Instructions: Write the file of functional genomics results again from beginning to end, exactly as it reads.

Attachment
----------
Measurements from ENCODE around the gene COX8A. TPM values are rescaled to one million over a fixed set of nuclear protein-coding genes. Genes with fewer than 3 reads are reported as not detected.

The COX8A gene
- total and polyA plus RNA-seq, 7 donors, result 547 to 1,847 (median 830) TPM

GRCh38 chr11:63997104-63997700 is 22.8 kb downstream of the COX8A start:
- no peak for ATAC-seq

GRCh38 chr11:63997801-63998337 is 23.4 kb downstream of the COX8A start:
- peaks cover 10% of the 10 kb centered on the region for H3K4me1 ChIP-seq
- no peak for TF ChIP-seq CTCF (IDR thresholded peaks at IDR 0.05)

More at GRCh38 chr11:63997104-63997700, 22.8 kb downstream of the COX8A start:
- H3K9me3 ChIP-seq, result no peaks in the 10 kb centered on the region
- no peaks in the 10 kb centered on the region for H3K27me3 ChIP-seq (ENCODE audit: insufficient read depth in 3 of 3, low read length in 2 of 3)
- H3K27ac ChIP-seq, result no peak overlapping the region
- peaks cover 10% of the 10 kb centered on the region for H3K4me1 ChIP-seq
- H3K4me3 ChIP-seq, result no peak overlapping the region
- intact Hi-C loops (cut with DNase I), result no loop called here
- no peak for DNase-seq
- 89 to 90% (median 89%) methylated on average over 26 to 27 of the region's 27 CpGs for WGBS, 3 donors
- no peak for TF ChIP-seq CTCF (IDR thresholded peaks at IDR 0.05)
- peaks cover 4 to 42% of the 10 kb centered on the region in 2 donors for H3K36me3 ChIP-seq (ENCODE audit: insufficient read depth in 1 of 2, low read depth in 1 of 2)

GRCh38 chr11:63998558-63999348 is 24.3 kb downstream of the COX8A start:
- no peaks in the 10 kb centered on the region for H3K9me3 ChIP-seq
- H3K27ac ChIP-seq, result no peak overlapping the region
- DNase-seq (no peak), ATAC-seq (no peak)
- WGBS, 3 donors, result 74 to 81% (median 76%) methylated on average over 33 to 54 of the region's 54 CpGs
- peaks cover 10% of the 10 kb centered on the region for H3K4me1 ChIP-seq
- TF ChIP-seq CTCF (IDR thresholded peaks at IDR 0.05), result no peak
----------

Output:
Measurements from ENCODE around the gene COX8A. TPM values are rescaled to one million over a fixed set of nuclear protein-coding genes. Genes with fewer than 3 reads are reported as not detected.

The COX8A gene
- total and polyA plus RNA-seq, 7 donors, result 547 to 1,847 (median 830) TPM

GRCh38 chr11:63997104-63997700 is 22.8 kb downstream of the COX8A start:
- no peak for ATAC-seq

GRCh38 chr11:63997801-63998337 is 23.4 kb downstream of the COX8A start:
- peaks cover 10% of the 10 kb centered on the region for H3K4me1 ChIP-seq
- no peak for TF ChIP-seq CTCF (IDR thresholded peaks at IDR 0.05)

More at GRCh38 chr11:63997104-63997700, 22.8 kb downstream of the COX8A start:
- H3K9me3 ChIP-seq, result no peaks in the 10 kb centered on the region
- no peaks in the 10 kb centered on the region for H3K27me3 ChIP-seq (ENCODE audit: insufficient read depth in 3 of 3, low read length in 2 of 3)
- H3K27ac ChIP-seq, result no peak overlapping the region
- peaks cover 10% of the 10 kb centered on the region for H3K4me1 ChIP-seq
- H3K4me3 ChIP-seq, result no peak overlapping the region
- intact Hi-C loops (cut with DNase I), result no loop called here
- no peak for DNase-seq
- 89 to 90% (median 89%) methylated on average over 26 to 27 of the region's 27 CpGs for WGBS, 3 donors
- no peak for TF ChIP-seq CTCF (IDR thresholded peaks at IDR 0.05)
- peaks cover 4 to 42% of the 10 kb centered on the region in 2 donors for H3K36me3 ChIP-seq (ENCODE audit: insufficient read depth in 1 of 2, low read depth in 1 of 2)

GRCh38 chr11:63998558-63999348 is 24.3 kb downstream of the COX8A start:
- no peaks in the 10 kb centered on the region for H3K9me3 ChIP-seq
- H3K27ac ChIP-seq, result no peak overlapping the region
- DNase-seq (no peak), ATAC-seq (no peak)
- WGBS, 3 donors, result 74 to 81% (median 76%) methylated on average over 33 to 54 of the region's 54 CpGs
- peaks cover 10% of the 10 kb centered on the region for H3K4me1 ChIP-seq
- TF ChIP-seq CTCF (IDR thresholded peaks at IDR 0.05), result no peak